Letters to the Editor 

Shelby Co. Film, Tape & Television Commission, Tennessee film-making, Goodwill Industries, Stephen Fincher

Out of the Picture
As chairman of the board of the Memphis & Shelby County Film and Television Commission, I can speak for all of us at the commission in saying that we are pleased about Hannah Sayle's cover story ("Out of the Picture," July 25th issue) in the Memphis Flyer.

Encouraged by both our mayors and our film commission's executive board, Memphis/Shelby County film commissioner Linn Sitler and Memphis-based filmmaker Craig Brewer have been diligent, vocal, and aggressive in the past months in their behind-the-scenes efforts to convince Governor Haslam's administration's leaders that HBO/Cinemax's TV pilot for Quarry and its first season should be offered at least the same "deal" as Nashville's pilot and first season were offered.  

Sayle's unbiased and in-depth coverage revealed the inequity in not only the treatment of Quarry but also the historically inequitable distribution of the incentive funds across the state. As Sayle's story shows, since 2006, when Sitler, Tennessee industry activist Andy van Roon, and then-Memphis city lobbyist Reina Reddish led the charge to create the Visual Content Act of 2006, the majority of the incentive funds have gone to Nashville and Middle Tennessee. In light of this, the current administration's refusal to make a "deal" with Quarry for Memphis seems even more inequitable. Sayle's documentation of this inequity will make Memphis & Shelby County Film and Television Commission leaders' work much easier in convincing both the Haslam administration and the legislature of the need for reform. Thank you.

Jimmy Tashie
Memphis

GoodWill
A recent Flyer article spotlighted Blues City Thrift ("Attention Shoppers," July 18th issue), and we appreciate any endeavor that joins with Memphis Goodwill to give back to the local community and employ those considered hard to employ. However, there was also some misinformation about Memphis Goodwill that we'd like to correct.

One source in the article indicated that Memphis Goodwill proceeds are flowing out of town to national organizations, and that is simply not true. We pay dues to Goodwill Industries International, but the vast majority of our locally generated revenues stay right here in our community.

In 2012, here are some of the contributions Memphis Goodwill made to our local economy: $18 million in revenues spent; of that, $10.75 million was paid to our employees in Shelby, Tipton, and Fayette counties; more than 525 people worked in West Tennessee Goodwill stores, donation centers, and in government and business contract locations; some 28 percent of employees had a declared disability; others faced such employment barriers as lack of education or work experience; 4.6 million pounds of goods were recycled or salvaged, keeping waste out of local landfills.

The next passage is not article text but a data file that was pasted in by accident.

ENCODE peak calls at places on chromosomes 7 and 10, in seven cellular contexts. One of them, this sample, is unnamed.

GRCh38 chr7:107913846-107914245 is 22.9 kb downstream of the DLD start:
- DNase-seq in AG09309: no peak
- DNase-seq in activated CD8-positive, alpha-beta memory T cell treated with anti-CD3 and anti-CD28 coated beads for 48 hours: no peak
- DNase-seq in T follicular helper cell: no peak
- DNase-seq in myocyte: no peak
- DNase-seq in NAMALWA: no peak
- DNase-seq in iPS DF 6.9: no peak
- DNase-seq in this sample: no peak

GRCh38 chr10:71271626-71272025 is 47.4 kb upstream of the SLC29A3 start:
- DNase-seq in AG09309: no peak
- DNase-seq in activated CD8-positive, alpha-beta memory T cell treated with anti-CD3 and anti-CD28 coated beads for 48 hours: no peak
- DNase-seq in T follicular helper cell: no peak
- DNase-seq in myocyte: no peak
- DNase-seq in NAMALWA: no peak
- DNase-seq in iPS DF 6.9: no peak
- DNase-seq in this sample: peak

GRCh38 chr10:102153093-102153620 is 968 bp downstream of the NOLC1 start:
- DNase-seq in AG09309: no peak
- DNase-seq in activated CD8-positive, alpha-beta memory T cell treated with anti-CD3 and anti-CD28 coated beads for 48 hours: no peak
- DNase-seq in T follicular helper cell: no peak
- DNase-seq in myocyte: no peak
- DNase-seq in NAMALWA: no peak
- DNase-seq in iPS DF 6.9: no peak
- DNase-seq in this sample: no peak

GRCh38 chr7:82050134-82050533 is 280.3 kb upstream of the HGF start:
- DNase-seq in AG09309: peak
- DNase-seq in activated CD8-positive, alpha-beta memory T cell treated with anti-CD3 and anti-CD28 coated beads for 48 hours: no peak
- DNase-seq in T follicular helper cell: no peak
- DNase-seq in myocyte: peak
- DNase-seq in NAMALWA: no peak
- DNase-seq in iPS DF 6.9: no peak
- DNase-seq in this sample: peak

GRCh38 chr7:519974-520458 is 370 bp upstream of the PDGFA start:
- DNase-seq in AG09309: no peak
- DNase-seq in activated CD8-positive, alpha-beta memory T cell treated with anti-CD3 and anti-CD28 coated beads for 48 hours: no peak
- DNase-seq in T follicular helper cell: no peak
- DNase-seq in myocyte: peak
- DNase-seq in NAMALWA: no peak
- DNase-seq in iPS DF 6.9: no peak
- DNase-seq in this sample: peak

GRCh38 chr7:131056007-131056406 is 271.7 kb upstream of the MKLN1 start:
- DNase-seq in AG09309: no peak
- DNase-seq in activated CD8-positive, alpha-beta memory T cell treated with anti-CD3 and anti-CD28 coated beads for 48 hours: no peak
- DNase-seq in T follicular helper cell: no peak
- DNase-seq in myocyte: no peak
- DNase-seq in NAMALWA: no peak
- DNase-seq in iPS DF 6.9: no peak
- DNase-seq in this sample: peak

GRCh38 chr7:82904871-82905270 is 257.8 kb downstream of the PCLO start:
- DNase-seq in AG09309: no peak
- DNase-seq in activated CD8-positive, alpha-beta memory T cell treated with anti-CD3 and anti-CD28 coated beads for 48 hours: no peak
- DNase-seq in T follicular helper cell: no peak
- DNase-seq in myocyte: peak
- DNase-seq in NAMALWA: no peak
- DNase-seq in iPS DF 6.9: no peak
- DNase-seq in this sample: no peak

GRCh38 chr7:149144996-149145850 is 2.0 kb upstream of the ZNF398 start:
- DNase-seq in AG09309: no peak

We know that many Flyer readers have already visited us, since they voted Memphis Goodwill their "Favorite Vintage Store" in 2012. We have been in Memphis since 1927, and we look forward to many more years of service in our local communities.

Trina Jones, Sr. Director, Marketing
Memphis Goodwill, Inc.

Not a Fincher Fan
According to the U.S. Census, more than 46 million Americans live below the poverty line and more than 50 million Americans have no health insurance. Most Americans who live below the poverty line are working, and many are working parents who need food stamps to help their families survive.

Eighth District congressman Stephen Fincher says that it is not right for the federal government to "steal" from American taxpayers to support the food stamp program.

Fincher received a $70,000 farm subsidy from the federal government in 2012 for not planting crops on his land, while the average 2012 Food Stamp benefit in Tennessee was $1,586.40. Most people who are poor are working; they are productive citizens, not deadbeats. They do need help in feeding themselves and their families, and there is nothing immoral for the rest of us to help them.

Many conservatives who would end food stamps and refuse to help Americans without health insurance proudly proclaim themselves Christians, Fincher sings in his church's choir. I do not understand how anyone who is a follower of Jesus can have such a lack of compassion and concern for those who suffer in America.

Fincher may be only the second most highly subsidized farmer in Congress, but he is undoubtedly its biggest hypocrite.

Philip Williams
Memphis

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